Russian Viktor Plushekno and his tasseled teammates rallied the home crowd with an early lead in the new event of team figure skating. But as the spotlight turned to the 2014 Sochi Olympics -- before the opening ceremony; if that isn’t a surreal harbinger we don’t know what is -- all-around Olympics guide/moral compass Bob Costas sought to offer some political context.
Convening New Yorker editor David Remnick and Russian American journalist Vladimir Posner -- as Russia experts, both are consultants for NBC at these politically charged Games -- Costas walked through the issues Russian President Vladimir Putin faces away from the ice and snow.
And besides, Remnick said, "resentment is in many ways the animating [force] for Putin on the world stage." So every time you criticize Putin, you're actually fueling him. Cheery.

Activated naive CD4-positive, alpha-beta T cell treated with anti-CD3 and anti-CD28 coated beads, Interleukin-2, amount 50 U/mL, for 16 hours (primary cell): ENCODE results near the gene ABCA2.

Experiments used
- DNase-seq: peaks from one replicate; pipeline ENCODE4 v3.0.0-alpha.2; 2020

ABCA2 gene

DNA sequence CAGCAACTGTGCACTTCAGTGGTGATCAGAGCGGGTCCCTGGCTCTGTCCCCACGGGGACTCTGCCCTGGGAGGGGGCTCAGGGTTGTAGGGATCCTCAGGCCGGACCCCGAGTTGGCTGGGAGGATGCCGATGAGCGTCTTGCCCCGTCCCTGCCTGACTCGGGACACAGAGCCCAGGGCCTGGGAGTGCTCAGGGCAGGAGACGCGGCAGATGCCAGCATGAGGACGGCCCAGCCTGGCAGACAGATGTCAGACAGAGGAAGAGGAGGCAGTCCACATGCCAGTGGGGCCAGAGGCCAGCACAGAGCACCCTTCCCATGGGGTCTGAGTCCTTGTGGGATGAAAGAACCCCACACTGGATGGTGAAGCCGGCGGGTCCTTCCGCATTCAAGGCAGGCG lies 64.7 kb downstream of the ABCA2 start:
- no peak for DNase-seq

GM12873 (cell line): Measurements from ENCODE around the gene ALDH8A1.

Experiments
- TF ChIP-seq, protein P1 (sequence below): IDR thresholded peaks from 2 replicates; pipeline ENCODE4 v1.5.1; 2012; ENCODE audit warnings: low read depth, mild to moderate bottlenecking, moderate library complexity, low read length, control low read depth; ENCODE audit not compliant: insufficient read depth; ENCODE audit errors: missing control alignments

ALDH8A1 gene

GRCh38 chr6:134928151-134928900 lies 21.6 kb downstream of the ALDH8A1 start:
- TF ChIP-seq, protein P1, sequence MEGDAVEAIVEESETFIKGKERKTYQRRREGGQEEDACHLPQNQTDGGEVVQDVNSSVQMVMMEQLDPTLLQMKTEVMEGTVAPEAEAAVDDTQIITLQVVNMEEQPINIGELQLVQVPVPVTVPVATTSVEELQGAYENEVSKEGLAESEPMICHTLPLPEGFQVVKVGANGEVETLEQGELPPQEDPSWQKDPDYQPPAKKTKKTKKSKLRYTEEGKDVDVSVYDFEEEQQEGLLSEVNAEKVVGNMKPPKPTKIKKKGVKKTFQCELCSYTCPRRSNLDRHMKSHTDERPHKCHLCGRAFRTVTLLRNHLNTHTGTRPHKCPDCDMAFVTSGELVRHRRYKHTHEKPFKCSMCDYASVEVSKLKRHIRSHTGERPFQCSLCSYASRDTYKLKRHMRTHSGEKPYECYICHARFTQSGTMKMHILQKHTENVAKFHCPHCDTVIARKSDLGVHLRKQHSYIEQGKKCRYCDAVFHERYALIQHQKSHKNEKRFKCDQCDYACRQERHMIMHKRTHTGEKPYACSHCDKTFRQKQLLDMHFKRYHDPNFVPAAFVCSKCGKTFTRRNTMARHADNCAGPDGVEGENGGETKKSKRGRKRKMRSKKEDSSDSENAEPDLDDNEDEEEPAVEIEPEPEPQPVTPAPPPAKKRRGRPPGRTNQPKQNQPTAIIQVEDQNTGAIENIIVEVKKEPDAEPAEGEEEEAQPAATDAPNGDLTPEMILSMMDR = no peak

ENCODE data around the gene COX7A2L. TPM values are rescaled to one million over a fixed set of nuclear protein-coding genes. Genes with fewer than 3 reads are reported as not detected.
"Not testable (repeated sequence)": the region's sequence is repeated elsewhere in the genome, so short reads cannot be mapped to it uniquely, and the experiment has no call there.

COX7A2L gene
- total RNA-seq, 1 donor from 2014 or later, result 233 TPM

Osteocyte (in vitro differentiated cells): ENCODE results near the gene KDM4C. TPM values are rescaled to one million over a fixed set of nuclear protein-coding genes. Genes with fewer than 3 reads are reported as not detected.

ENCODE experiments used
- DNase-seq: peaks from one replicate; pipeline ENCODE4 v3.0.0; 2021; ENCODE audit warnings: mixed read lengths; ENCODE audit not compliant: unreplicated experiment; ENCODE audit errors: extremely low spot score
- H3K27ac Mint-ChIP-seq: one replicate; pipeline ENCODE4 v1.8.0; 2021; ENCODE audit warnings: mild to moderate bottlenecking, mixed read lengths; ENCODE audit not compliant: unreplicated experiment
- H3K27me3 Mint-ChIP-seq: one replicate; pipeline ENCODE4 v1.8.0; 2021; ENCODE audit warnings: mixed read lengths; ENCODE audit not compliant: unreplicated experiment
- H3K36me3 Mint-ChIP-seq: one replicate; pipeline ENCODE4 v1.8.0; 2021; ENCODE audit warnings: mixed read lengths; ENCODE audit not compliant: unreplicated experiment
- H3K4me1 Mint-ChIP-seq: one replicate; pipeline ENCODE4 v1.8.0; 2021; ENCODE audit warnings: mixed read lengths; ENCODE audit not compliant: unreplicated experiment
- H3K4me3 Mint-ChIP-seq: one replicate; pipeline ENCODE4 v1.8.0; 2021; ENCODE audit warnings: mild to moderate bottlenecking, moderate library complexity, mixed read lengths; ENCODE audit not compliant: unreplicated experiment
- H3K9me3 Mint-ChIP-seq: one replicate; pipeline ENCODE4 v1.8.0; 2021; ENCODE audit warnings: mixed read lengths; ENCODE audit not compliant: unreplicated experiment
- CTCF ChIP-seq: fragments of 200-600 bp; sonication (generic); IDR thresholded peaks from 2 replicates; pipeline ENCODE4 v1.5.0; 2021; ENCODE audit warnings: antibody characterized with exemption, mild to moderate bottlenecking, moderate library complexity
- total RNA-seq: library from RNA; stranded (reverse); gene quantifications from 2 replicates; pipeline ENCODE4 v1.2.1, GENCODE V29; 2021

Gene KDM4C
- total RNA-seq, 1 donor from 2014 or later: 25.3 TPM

How to cover the many delicate issues surrounding these Olympics will be a question for NBC, whose executives have said they want to leaven the feel-good humanist stories with more substantive content. If Thursday's introduction was any indication, there will be a fair helping of that.
Though it was the new event of slopestyle -- Torah Bright but no Shaun White -- that took the mountain spotlight Thursday, Costas was asking about Russian lawmakers' passage of an anti-LGBT law (phrased rather roundabout-ishly as “passing a law billed as repressive to the gay community”) and what that meant at the Games.
As the cheering for Team Russia at the team figure skating program suggested, those natives are looking generally for big medal counts. But they have their priorities too.